Five years ago if you had asked me what I did for a living, the answer would have been simple. “I’m a web/graphic designer”, I would say. Technically, I was much more than that. I was a business owner who wore many hats, but somehow saying that I just did web and graphic design made things simpler. It was easy to explain and spit out in one short sentence. Nobody asked many questions, which was fine with me because I am often humble about my work life and don’t feel the need to go into too much detail with strangers.
Describing what I do has become a little tougher over the past couple of years. I still write “website designer” as my occupation on forms and documents because “blogger” just doesn’t seem to sum anything up. When people ask me what I do for a living now, I stumble over my words and my job description usually comes out as something like “I do lots of things. I’m an artist, designer, I make apps and products, and I run a blog”. I’m sure to other people that sounds a little flaky. Almost as though I don’t know which direction I want to take… but honestly, why should we have to pick just one direction?
Blogging in itself doesn’t exactly have a reputation yet as being a full time gig. I’ve made the choice in the past to try to keep things simple and tell people that I was simply “a blogger” and have been met with all kinds of confused reactions. “What’s that?” being the most common among older folks (don’t even get me started on trying to describe web design to my grandparents, let alone blogging!! I’m honestly not even sure my mom understands what a blog is!) And more recently, a scrunched up nose and a question along the lines of “…and you make money from that?”.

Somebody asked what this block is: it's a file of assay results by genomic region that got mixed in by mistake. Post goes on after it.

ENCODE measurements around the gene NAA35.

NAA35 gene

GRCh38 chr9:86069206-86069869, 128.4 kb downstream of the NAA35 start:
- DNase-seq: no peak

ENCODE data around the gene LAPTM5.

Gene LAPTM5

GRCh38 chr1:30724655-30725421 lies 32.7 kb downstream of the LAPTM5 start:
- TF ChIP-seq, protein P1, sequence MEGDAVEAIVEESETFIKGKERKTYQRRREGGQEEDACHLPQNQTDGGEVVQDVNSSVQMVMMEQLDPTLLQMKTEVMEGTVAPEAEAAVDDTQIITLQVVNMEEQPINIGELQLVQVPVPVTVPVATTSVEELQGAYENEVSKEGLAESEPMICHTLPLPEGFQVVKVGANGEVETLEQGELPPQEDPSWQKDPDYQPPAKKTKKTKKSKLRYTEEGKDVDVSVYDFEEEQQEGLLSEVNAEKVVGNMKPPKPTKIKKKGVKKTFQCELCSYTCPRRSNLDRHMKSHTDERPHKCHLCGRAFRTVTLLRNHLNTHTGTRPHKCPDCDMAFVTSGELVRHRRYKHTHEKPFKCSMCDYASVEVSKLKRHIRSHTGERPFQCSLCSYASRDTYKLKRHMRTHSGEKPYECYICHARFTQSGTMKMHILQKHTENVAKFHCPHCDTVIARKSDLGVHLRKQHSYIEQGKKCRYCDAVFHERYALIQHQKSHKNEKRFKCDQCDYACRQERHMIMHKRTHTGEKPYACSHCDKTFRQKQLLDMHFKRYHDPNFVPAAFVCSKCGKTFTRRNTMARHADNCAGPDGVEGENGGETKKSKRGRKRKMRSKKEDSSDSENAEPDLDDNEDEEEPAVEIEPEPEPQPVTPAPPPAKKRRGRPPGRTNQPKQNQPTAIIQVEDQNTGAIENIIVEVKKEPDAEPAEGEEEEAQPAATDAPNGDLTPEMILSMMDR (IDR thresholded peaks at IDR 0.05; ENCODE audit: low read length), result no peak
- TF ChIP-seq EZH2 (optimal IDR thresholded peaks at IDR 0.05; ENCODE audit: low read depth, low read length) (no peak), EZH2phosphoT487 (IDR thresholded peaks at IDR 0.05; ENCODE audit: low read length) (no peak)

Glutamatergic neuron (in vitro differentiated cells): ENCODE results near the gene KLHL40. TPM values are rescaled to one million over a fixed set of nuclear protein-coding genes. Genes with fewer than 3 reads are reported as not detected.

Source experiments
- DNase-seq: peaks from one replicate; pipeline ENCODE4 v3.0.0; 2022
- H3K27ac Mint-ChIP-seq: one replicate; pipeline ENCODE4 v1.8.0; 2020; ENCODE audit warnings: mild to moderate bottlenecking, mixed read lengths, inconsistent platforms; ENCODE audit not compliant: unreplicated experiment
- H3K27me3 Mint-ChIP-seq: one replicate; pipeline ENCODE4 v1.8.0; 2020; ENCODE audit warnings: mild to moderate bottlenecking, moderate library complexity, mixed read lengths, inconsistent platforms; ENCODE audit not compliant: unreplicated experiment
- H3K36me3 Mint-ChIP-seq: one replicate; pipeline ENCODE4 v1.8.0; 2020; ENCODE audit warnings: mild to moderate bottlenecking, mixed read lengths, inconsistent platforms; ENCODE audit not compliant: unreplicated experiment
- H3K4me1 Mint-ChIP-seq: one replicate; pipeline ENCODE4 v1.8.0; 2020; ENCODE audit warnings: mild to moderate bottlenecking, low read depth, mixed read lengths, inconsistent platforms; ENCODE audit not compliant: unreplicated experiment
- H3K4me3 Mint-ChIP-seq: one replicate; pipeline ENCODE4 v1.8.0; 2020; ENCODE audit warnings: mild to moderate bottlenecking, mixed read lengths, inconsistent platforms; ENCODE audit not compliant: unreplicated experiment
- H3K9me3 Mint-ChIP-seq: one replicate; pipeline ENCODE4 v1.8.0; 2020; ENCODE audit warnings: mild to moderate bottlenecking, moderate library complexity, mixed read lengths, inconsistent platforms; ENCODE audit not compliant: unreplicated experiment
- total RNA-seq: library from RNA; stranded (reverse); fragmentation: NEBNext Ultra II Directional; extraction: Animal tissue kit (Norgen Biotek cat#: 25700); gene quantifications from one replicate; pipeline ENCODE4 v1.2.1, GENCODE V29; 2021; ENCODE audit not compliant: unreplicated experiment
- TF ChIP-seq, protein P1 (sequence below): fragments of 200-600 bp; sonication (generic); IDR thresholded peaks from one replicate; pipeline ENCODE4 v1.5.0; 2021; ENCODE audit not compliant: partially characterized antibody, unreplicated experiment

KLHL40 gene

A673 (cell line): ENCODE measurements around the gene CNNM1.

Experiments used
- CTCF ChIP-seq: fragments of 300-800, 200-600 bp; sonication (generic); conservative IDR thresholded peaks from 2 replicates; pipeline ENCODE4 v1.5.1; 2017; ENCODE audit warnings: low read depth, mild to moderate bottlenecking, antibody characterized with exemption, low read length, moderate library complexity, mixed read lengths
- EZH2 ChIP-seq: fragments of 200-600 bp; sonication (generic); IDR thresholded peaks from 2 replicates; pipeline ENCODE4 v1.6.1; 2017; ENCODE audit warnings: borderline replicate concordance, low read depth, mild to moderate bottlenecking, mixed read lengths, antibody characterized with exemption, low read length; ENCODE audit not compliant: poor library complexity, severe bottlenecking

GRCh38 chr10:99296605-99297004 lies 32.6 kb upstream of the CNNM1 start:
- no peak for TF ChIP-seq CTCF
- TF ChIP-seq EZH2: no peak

Having to explain what I do isn’t something I enjoy at all. What used to be easy has become a mental task. Sometimes I just want to say “I DO WHAT I WANT” and be done with it. How do you explain to someone, in one sentence, that you have an amazing job doing what you love to do that utilizes all of the skills you have? (And that yes, you actually do make money from it.) How do we broaden the idea of being “a blogger” and convince people that this is an actual occupation worthy of credit? When will “Hi, I’m a full time blogger” be received with praise and understanding? When can I stop writing “website designer” on documents and be taken seriously?
I don’t have the answers, but I do know that no job title completely defines me. Just as your job title doesn’t define you. Until then, I’ll be happy with knowing that I’m secretly a part of something bigger, and that feels a little special.
Last Updated on